For instance, McCorry noted that bitcoin and Ethereum rely on the mining community to select the contents of new blocks. The fundamental difference between the committees in decentralized networks and centralized blockchains, is that the latter appoints their committees instead of operating an open-source development community and ecosystem.
“I am not ideologically opposed to permissioned or centralised blockchains”, he noted. “It is arguable that blockchains like Bitcoin have many similarities with them (one similarity being that both systems rely on a small committee to select the contents of new blocks; in bitcoin this committee is elected based on wealth/investment, whereas this committee in permissioned blockchains are appointed), but there are some issues.”
McCorry stated that he is more interested in the elimination of third party service providers and network mediators to build truly decentralized networks and systems. Additionally, he explained that existing permissioned blockchains, developed by blockchain consortia, require companies to pay expensive membership fees and trust developers behind the projects.
McCorry expressed his concerns regarding the lack of social consensus and open-source development.
“Companies must trust that the maintainers of the system will not disappear in the future (i..e it is not always no straight forward way to replace them)”, he added. “Permissioned blockchains don't allow “code to be law” (for better or worse) and if the contract fails, then participants may default to an agreed legal jurisdiction - the problem here is that it is not always feasible to agree on a single legal jurisdiction.”
Scaling Solutions and Off-Chain Technologies in Bitcoin and Ethereum
In bitcoin and Ethereum, scaling and off-chain solutions are developed by an open-source development community. Therefore, the development of certain solutions such as the Lightning Network can be openly accessed; and the progress of its development can be seen by the bitcoin community.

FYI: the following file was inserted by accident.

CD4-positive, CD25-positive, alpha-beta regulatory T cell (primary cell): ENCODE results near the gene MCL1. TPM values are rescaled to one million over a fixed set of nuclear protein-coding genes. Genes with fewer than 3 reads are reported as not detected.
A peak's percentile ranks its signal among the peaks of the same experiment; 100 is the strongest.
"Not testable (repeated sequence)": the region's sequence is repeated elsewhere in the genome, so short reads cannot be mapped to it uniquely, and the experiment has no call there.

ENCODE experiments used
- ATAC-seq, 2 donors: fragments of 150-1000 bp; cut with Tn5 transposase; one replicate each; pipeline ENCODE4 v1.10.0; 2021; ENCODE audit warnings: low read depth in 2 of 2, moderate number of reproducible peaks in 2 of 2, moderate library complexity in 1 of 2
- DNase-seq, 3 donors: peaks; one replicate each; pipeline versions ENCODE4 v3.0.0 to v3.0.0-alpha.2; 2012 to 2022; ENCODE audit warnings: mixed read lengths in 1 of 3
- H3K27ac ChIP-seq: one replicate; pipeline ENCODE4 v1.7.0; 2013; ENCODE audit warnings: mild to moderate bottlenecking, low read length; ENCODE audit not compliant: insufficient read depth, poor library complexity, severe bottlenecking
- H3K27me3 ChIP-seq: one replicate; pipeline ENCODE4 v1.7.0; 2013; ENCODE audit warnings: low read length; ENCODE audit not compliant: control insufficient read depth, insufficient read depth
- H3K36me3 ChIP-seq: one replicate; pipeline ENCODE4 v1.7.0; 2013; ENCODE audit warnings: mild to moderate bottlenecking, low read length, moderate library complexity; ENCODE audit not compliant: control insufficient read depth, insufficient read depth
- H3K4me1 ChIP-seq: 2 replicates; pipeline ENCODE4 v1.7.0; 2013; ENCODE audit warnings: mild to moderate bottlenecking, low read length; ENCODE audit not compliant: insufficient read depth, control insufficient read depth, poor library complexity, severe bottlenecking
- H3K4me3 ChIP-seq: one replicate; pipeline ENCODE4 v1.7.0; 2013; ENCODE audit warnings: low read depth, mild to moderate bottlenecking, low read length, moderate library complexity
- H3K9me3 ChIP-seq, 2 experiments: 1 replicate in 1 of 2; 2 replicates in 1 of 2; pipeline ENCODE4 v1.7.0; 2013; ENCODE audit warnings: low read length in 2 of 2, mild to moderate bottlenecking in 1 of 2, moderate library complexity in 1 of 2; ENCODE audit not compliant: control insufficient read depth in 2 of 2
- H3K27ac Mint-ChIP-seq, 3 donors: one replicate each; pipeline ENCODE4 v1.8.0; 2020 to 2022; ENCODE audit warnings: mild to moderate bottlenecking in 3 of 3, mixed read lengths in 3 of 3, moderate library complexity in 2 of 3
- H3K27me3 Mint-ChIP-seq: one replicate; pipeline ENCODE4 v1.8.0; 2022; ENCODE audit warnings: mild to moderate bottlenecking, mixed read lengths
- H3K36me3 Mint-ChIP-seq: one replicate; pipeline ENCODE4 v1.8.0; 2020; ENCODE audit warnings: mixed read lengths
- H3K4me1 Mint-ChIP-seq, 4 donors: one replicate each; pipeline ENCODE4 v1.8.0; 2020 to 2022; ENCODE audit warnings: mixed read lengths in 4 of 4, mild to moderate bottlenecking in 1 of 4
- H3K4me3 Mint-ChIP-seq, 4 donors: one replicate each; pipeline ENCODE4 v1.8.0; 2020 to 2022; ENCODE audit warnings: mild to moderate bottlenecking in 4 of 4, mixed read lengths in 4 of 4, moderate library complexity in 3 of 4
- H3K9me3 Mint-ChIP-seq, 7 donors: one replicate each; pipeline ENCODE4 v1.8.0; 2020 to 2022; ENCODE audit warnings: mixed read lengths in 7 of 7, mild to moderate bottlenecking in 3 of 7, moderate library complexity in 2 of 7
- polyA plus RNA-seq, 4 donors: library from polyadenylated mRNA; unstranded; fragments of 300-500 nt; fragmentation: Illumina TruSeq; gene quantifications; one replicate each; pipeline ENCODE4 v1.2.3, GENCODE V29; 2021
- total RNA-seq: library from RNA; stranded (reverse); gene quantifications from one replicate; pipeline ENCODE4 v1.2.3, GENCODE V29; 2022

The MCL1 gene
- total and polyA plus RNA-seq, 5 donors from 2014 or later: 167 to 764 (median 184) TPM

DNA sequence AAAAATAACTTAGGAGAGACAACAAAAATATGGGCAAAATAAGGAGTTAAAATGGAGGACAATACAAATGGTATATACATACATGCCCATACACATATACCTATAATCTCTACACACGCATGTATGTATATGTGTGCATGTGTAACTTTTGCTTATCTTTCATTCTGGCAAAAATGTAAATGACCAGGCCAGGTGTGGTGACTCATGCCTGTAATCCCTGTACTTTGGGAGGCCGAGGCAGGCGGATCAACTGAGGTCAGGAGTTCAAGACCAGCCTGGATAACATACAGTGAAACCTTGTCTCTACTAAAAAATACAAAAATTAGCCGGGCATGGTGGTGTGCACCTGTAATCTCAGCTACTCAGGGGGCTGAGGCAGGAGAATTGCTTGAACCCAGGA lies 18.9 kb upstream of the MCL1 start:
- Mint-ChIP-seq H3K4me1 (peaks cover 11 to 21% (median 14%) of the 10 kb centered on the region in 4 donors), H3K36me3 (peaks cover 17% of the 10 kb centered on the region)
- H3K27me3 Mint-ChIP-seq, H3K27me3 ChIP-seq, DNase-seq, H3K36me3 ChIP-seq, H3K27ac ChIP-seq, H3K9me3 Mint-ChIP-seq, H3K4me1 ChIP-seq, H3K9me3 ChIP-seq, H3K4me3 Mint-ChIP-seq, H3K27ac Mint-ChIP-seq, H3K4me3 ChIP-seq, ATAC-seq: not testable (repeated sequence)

Open-source development is vital in networks like bitcoin and Ethereum because it ensures that all participants are in agreement with protocol updates. For instance, the implementation of the Bitcoin Core development team’s Segregated Witness (SegWit) took over a year. This was due to conflict and disagreements between the mining and development community.
The inefficiency of integrating technologies and solutions into decentralized blockchains can certainly be seen as a limitation and a challenge. Conversely, these processes also ensure that proposed solutions undergo transparent and thorough evaluation from developers, miners, users, and businesses.
In 2016, the Lightning Network was introduced to bitcoin as a scaling solution that enables a micro payments ecosystem. Through Lightning payment channels, users can transact micropayments, or transactions with extremely small fees.
Businesses, developers, and users were optimistic about Lightning because it reduced fees and improved the overall usability of bitcoin. However, miners like Bitmain’s Jihan Wu opposed the implementation of Lightning, claiming that the solution would make bitcoin more centralized. Wu’s argument was that Lightning would allow for payment channel operators and third party service providers to come in and create a centralized ecosystem.
“Wu is worried that Lightning will become a hub-and-spoke model, where there are large landmark nodes with lots of channels (i.e. like exchanges), and most users only have channels with landmark nodes”, McCorry explained. “As a result, these landmark nodes are involved in routing most of the payments (i.e. Alice pays Bob via Coinbase). There is no doubt that this is a possibility - especially with people’s tendency to keep their coins on exchanges today.”